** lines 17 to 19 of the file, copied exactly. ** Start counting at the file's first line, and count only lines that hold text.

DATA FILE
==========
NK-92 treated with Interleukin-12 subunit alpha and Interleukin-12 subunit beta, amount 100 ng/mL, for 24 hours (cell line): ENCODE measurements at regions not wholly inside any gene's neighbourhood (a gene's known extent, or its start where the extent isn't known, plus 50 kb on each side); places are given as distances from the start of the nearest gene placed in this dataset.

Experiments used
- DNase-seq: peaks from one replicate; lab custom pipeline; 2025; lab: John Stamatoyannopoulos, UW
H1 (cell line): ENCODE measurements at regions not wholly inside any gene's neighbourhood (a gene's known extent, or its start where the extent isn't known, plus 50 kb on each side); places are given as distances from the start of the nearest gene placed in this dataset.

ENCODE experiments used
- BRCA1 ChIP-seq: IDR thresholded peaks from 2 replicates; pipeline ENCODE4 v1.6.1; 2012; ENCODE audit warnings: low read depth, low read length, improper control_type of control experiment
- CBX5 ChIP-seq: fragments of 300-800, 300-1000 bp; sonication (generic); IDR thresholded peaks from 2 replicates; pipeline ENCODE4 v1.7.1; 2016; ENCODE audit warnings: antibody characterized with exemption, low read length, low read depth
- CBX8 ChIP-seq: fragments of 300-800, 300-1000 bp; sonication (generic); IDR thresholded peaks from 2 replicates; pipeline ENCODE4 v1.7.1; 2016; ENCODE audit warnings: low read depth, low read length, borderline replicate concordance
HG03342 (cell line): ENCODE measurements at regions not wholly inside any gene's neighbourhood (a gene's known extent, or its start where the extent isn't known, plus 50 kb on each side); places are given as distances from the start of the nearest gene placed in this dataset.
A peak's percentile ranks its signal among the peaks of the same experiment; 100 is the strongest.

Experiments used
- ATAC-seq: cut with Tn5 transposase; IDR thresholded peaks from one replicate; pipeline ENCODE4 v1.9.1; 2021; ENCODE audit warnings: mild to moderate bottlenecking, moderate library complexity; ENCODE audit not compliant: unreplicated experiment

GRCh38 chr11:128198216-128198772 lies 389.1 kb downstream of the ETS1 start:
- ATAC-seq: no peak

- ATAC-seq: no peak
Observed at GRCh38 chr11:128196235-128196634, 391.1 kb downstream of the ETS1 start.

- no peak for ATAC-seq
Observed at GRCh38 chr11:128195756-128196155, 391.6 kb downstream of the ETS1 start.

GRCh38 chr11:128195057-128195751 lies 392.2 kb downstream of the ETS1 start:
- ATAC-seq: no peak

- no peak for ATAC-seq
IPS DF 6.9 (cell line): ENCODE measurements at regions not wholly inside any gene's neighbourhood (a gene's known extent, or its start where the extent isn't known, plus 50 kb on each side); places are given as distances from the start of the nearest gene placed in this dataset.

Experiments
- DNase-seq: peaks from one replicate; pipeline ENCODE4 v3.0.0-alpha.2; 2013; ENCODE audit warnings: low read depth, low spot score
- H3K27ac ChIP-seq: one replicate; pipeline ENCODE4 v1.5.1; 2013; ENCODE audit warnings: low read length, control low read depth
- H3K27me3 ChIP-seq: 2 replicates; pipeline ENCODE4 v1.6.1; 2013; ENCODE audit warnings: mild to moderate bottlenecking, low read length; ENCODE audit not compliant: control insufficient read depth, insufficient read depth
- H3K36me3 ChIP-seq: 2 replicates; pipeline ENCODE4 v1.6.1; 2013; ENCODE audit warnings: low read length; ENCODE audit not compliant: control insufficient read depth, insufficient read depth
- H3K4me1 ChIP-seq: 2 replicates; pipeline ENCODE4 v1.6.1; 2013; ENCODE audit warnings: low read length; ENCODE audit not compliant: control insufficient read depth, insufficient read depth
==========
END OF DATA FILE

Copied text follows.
- no peak for ATAC-seq
Observed at GRCh38 chr11:128195756-128196155, 391.6 kb downstream of the ETS1 start.

GRCh38 chr11:128195057-128195751 lies 392.2 kb downstream of the ETS1 start: